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Transmission is the answer for Calistoga

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Small Business Owner , Self-employed

As a small business owner, I'm always trying to find ways to cut costs and boost the dependability of my services. To that end, I've become increasingly invested in learning about energy saving...

  • Member since 2018
  • 696 items added with 332,336 views
  • Jan 11, 2021

What on earth should be done about California’s power problems? 

If you pay attention to the mainstream media, the solutions are all pretty cool. The golden state needs a robust network on interconnected microgrids fed by renewable energy sources. Maybe some of the miniature grids could be housed in repurposed shipping containers. Of course, there will need to be huge investments in new AI and tech systems. Afterall, a more complex and diverse grid will require a much higher IQ brain. It seems daunting, but believe me, it will be totally worth it. It will be perfect.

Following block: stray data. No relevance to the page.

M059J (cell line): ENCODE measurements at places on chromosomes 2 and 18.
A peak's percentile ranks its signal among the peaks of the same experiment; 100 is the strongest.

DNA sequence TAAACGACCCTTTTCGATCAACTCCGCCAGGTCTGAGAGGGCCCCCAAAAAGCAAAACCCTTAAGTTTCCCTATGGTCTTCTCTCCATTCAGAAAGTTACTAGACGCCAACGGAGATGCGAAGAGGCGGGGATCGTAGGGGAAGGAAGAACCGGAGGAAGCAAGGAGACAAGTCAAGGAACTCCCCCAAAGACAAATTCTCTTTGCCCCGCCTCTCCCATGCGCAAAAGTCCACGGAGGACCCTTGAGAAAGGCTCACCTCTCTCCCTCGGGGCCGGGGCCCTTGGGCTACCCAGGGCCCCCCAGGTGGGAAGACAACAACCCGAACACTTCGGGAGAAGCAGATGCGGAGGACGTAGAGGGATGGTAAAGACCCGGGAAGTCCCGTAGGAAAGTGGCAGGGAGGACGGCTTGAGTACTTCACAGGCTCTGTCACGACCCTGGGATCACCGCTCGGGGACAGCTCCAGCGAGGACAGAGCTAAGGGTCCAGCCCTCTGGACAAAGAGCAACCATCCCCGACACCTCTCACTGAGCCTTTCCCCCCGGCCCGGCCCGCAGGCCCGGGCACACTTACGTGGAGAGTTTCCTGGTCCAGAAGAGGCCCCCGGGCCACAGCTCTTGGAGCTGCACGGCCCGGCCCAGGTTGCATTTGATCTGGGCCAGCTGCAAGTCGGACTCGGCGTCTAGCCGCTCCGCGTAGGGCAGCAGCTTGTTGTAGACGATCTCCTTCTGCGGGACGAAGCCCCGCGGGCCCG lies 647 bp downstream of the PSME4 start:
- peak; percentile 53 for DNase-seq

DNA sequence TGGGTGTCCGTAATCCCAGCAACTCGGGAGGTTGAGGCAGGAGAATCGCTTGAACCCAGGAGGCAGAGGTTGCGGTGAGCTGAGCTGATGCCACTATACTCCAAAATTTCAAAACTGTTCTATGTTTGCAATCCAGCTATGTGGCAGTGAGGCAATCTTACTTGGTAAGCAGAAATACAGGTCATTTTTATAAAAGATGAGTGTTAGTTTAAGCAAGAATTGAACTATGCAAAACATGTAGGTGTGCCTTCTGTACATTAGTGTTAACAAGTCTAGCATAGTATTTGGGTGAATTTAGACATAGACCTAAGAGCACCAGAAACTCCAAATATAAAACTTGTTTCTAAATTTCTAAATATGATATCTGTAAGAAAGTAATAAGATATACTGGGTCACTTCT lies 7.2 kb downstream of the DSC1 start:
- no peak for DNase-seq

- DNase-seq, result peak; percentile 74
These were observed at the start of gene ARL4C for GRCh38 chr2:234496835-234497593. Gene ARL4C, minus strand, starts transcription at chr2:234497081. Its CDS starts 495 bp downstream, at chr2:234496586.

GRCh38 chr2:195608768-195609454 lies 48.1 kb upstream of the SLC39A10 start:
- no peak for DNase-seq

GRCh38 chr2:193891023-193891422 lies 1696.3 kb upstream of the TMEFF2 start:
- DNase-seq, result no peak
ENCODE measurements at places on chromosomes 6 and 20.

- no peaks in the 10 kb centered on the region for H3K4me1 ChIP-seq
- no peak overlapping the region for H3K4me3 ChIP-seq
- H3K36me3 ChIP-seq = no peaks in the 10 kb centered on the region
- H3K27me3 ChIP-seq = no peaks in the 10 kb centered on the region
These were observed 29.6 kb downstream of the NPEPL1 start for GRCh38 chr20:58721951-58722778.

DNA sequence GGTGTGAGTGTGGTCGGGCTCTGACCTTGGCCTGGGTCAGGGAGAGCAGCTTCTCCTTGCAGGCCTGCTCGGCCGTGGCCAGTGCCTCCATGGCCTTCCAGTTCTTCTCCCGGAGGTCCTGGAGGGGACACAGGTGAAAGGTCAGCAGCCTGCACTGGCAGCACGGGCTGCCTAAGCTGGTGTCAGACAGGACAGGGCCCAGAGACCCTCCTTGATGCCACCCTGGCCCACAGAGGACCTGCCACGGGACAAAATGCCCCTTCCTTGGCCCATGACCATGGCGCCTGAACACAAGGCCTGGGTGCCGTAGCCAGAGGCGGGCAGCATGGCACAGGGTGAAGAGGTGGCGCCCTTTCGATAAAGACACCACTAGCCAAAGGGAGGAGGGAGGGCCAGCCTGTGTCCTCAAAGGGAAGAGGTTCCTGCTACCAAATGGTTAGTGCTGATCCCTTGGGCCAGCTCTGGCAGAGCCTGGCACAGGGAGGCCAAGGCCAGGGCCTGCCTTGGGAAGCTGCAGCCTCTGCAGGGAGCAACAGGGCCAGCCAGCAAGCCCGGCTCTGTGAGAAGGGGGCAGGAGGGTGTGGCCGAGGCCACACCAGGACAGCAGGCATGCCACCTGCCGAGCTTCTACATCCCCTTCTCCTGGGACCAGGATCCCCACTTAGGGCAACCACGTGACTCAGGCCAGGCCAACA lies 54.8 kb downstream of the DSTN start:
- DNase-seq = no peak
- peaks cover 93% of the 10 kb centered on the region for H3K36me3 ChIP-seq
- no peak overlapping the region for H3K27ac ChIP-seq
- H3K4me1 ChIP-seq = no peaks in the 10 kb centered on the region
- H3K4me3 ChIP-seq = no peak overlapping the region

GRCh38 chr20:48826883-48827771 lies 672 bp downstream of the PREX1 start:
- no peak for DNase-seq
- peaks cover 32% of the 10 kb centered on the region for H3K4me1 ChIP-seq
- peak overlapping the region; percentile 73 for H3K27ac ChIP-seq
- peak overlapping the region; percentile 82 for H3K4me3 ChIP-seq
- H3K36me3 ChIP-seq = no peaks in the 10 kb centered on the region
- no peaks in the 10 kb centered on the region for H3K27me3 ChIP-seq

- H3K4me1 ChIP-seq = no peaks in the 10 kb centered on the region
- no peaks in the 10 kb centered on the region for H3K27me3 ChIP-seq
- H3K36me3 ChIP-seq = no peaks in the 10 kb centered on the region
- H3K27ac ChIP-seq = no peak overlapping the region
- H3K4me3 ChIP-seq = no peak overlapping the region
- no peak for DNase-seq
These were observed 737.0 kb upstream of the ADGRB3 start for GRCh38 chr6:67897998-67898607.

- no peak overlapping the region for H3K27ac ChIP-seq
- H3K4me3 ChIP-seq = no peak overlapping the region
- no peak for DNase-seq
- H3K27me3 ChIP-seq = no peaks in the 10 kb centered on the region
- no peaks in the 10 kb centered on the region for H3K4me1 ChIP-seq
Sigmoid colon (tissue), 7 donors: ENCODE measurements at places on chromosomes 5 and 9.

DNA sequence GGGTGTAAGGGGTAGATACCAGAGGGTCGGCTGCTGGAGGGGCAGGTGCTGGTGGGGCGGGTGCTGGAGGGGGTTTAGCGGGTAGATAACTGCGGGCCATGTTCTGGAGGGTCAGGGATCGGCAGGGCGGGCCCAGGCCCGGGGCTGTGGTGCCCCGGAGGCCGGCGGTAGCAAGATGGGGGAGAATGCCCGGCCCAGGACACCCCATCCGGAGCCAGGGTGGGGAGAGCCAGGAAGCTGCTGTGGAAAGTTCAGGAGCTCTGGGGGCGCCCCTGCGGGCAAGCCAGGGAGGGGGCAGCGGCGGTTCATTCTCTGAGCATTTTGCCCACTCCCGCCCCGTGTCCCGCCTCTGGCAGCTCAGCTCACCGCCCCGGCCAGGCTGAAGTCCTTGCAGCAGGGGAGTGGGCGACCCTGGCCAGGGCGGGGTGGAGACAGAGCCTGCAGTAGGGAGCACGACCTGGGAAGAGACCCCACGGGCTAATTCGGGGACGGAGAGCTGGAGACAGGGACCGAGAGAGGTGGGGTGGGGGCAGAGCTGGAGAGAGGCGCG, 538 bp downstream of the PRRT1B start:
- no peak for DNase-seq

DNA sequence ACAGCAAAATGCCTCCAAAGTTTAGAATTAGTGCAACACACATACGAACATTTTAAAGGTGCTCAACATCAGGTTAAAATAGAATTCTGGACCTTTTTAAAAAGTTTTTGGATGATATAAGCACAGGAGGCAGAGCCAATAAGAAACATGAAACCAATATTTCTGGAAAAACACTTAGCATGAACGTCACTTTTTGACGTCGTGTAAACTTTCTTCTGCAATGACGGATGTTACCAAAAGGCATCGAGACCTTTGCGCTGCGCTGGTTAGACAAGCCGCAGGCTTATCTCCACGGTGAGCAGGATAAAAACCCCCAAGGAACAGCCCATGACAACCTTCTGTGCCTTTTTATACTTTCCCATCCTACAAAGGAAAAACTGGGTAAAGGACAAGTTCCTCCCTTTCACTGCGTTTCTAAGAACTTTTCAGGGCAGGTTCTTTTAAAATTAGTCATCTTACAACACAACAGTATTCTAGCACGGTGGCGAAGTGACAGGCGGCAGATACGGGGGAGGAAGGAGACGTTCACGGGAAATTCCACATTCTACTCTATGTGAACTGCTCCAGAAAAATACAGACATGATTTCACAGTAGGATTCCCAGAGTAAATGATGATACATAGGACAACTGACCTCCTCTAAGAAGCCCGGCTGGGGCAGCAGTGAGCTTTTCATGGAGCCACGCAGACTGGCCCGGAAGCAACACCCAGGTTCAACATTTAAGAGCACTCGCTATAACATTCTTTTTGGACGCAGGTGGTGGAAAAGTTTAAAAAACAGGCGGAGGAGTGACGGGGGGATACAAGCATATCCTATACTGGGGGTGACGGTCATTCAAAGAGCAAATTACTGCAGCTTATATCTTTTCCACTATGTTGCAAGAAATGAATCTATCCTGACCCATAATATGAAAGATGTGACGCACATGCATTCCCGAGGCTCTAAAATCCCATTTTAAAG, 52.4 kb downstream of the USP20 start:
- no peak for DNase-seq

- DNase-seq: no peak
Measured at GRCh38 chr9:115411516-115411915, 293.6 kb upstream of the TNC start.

Beware of those who promise you a utopia. Yes, the entire world, including California, should and will move towards a power system like the one mentioned above, but it will take time—something PG&E doesn’t have. Communities in Northern California are suffering after three years of “Power Safety Shutoff events”—i.e. blackouts. Food at homes and in restaurants spoils, workers can’t work, students can’t study, and those living alone during a pandemic can’t video chat with their loved ones. This is serious business. 

So what is the solution? Sorry to disappoint my futurist readers, but the answer may just be a boring old power line. In Calistoga, one of the hardest hit towns, residents are already screaming for a new hookup. There are some hurdles, as detailed in this Napa Valley Register article, but it doesn’t seem like there are any better ideas on the table right now.



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